Domestic Diversions

Exercising legal control

The United States Supreme Court issued its decision in the Pledge of Allegiance case, Elk Grove Unified School District v. Newdow, (Case No. 02-1624; June 14, 2004). The Court avoided the “under God” issue by concluding that the father lacked standing to assert any claim. Since the California paternity court had not awarded him decision-making responsibility, the father lacked the power to veto the decision of the mother, who was awarded “what we understand amounts to a tiebreaking vote.”

Justice Stevens writes (excerpt):
As explained briefly above, the extent of the standing problem raised by the domestic relations issues in this case was not apparent until August 5, 2002, when Banning filed her motion for leave to intervene or dismiss the complaint following the Court of Appeals’ initial decision. At that time, the child’s custody was governed by a February 6, 2002, order of the California Superior Court. That order provided that Banning had “ ‘sole legal custody as to the rights and responsibilities to make decisions relating to the health, education and welfare of’ ” her daughter. Newdow II, 313 F.3d, at 502. The order stated that the two parents should “ ‘consult with one another on substantial decisions relating to’ ” the child’s “ ‘psychological and educational needs,’ ” but it authorized Banning to “ ‘exercise legal control’ ” if the parents could not reach “ ‘mutual agreement.’ ” Ibid.

That family court order was the controlling document at the time of the Court of Appeals’ standing decision. After the Court of Appeals ruled, however, the Superior Court held another conference regarding the child’s custody. At a hearing on September 11, 2003, the Superior Court announced that the parents have “joint legal custody,” but that Banning “makes the final decisions if the two … disagree.” App. 127—128.
Nothing that either Banning or the School Board has done, however, impairs Newdow’s right to instruct his daughter in his religious views. Instead, Newdow requests relief that is more ambitious than that sought in Mentry and Murga. He wishes to forestall his daughter’s exposure to religious ideas that her mother, who wields a form of veto power, endorses, and to use his parental status to challenge the influences to which his daughter may be exposed in school when he and Banning disagree. The California cases simply do not stand for the proposition that Newdow has a right to dictate to others what they may and may not say to his child respecting religion. Mentry and Murga are concerned with protecting “ ‘the fragile, complex interpersonal bonds between child and parent,’ ” 142 Cal. App. 3d, at 267, 190 Cal. Rptr., at 848, and with permitting divorced parents to expose their children to the “ ‘diversity of religious experiences [that] is itself a sound stimulant for a child,’ ” id., at 265, 190 Cal. Rptr., at 847 (citation omitted). The cases speak not at all to the problem of a parent seeking to reach outside the private parent-child sphere to restrain the acts of a third party. A next friend surely could exercise such a right, but the Superior Court’s order has deprived Newdow of that status.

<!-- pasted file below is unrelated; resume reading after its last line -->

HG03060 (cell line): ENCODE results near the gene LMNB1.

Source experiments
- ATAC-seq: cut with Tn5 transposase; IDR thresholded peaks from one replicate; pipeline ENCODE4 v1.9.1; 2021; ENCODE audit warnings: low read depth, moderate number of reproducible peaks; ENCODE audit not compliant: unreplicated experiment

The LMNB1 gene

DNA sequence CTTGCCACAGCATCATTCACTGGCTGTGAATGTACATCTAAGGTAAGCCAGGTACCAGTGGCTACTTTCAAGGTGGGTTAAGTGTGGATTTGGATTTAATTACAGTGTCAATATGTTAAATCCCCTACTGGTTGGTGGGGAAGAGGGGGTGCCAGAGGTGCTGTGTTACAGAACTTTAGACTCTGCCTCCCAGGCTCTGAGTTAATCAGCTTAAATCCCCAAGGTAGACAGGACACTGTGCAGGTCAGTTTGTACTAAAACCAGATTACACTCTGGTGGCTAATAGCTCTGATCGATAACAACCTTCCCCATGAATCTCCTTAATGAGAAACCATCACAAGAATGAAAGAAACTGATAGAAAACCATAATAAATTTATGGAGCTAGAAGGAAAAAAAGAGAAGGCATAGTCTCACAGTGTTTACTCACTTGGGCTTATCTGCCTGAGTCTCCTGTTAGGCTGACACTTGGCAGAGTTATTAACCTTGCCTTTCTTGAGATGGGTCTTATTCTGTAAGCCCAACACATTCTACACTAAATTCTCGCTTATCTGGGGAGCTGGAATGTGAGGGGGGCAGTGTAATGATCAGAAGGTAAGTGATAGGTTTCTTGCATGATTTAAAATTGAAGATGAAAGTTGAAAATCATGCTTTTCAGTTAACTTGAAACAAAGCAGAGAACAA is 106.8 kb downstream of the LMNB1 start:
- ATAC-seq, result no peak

In our view, it is improper for the federal courts to entertain a claim by a plaintiff whose standing to sue is founded on family law rights that are in dispute when prosecution of the lawsuit may have an adverse effect on the person who is the source of the plaintiff’s claimed standing. When hard questions of domestic relations are sure to affect the outcome, the prudent course is for the federal court to stay its hand rather than reach out to resolve a weighty question of federal constitutional law. There is a vast difference between Newdow’s right to communicate with his child–which both California law and the First Amendment recognize–and his claimed right to shield his daughter from influences to which she is exposed in school despite the terms of the custody order. We conclude that, having been deprived under California law of the right to sue as next friend, Newdow lacks prudential standing to bring this suit in federal court.

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